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2017 Sanlam Prizes for Youth Literature

Sanlam and Tafelberg, an imprint of NB Publishers, are proud to announce the winners of the 2017 Sanlam Prizes for Youth Literature, recognizing the rich diversity and talent in local youth literature. The prizes, awarded for new manuscripts, were just announced in Johannesburg.

A record number of 134 entries were received in the three categories – English (55 entries), African languages (46 entries in eight languages) and Afrikaans (33 entries) – with two winners (gold and silver) chosen in each category. Prize money totaling R90 000 was awarded, with Sanlam increasing the prize amounts to R20 000 for gold and R10 000 for silver in each category.

The eclectic range of winning titles includes stories of abuse, cyber bullying, the disintegration of families, post-apocalyptic survival and forbidden love, and reflects issues young people of today grapple and can identify with.

The 2017 winners are:
• Lesley Beake won gold for Hap, described by the judges as “a well-structured and beautifully written coming-of-age story”. In it, a troubled teenager travels from New York to South Africa to spend time with her father on an archaeological site, where she identifies with the fossil of a young woman whom she names Hap. Lesley lives in Stanford.

• Jayne Bauling won silver for New Keepers, which, according to the judges, “has the feel of a Lauren Beukes novel crossed with Hunger Games”. Set in a post-apocalyptic future, it follows a boy who advertises a trip into the Wildlands for those seeking adventure. In 2013, Bauling won gold for Dreaming of Light. Jayne lives in White River.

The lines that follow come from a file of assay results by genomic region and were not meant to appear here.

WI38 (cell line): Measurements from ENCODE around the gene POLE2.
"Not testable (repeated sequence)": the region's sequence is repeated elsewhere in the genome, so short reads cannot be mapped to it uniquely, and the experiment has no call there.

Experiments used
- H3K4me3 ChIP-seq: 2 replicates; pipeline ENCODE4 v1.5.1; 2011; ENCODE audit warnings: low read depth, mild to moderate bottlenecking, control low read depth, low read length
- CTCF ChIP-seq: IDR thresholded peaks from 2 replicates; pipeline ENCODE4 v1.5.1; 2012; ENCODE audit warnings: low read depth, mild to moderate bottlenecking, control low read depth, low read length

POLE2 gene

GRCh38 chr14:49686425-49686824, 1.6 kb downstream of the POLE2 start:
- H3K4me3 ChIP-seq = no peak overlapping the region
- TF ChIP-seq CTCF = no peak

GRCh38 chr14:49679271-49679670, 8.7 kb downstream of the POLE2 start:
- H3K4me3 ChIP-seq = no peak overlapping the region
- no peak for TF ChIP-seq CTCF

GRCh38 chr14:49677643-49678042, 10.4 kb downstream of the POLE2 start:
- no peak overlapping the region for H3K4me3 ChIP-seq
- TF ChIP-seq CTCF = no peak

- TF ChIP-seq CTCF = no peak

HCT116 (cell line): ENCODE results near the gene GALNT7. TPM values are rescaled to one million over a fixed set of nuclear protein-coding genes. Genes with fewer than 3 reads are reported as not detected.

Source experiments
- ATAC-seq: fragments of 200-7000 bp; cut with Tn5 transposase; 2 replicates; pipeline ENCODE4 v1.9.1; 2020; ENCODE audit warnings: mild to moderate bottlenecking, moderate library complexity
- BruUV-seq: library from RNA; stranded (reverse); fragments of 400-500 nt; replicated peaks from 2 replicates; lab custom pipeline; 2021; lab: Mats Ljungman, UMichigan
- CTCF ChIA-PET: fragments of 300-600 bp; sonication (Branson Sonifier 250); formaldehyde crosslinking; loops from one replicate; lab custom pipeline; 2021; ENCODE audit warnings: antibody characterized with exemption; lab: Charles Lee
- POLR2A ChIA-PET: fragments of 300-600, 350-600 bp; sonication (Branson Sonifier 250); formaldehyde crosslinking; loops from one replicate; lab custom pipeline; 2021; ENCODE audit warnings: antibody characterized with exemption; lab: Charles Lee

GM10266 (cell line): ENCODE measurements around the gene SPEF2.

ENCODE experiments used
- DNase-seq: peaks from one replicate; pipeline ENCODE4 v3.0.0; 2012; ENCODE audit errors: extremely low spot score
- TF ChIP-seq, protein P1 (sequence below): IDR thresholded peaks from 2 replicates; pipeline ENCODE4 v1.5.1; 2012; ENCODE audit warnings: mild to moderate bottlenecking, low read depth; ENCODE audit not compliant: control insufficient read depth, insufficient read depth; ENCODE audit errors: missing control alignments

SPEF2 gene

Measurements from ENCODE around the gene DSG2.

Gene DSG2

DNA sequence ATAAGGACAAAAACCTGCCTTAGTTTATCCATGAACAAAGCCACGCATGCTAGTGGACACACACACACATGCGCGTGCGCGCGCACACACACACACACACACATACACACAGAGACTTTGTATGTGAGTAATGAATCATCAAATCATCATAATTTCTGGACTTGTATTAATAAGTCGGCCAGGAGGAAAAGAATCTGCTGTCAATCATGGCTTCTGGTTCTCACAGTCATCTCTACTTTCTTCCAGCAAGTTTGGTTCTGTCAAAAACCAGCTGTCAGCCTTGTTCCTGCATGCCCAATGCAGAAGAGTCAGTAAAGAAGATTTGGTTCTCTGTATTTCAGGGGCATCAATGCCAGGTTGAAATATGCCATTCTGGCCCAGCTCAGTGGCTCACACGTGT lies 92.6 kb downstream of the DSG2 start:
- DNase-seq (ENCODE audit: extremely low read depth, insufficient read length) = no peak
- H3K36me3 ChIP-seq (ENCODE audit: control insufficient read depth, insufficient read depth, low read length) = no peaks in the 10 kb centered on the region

African Languages
• Gold went to isiZulu writer Dumisani Hlatswayo for Imibala Yothando (“The Colours of Love”), described as “a riveting tale of love, betrayal, jealousy and growing up in the social media era”. It centres on Sinenhlanhla, who is sent to a new school in Soweto, where she falls prey to a cyber bully. Dumisani lives in Somerset East.

• Debut author Lebohang Pheko won silver for Mamello (Sesotho), a “perfect tale of overcoming adversity”, with the power of education and forgiveness as key themes. Its main character, Mamello, is a young girl who is not allowed to attend school but dreams of becoming a human rights lawyer. Lebohang lives in Virginia.

• Carin Krahtz, author of the much lauded Elton April youth novels, won gold for Blou is nie ’n kleur nie, a story about the disintegration of a dysfunctional suburban family, as told from the perspective of 16-year-old Vicky. The judges called this a universal, gut-wrenching tale tempered with witty dialogue and humour. Carin lives in Centurion.

• Jan Vermeulen won silver for Soen, “a page-turner with countless twists and turns” about a popular and gifted head boy whose unhealthy obsession with a young teacher nearly costs him his life. In 2002, Vermeulen won gold for Geraamtes dra nie klere nie. Jan lives in Despatch.

The winning manuscripts were developed and are published by Tafelberg and are available in both print and e-book format. Manuscripts were judged anonymously so that debut writers were able to compete on an equal footing with established authors.

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